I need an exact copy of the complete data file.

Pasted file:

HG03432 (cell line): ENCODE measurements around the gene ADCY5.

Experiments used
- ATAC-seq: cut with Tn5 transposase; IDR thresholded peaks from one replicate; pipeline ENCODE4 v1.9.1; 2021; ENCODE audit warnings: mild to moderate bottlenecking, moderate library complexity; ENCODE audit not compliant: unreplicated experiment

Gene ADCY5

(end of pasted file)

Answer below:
HG03432 (cell line): ENCODE measurements around the gene ADCY5.

Experiments used
- ATAC-seq: cut with Tn5 transposase; IDR thresholded peaks from one replicate; pipeline ENCODE4 v1.9.1; 2021; ENCODE audit warnings: mild to moderate bottlenecking, moderate library complexity; ENCODE audit not compliant: unreplicated experiment

Gene ADCY5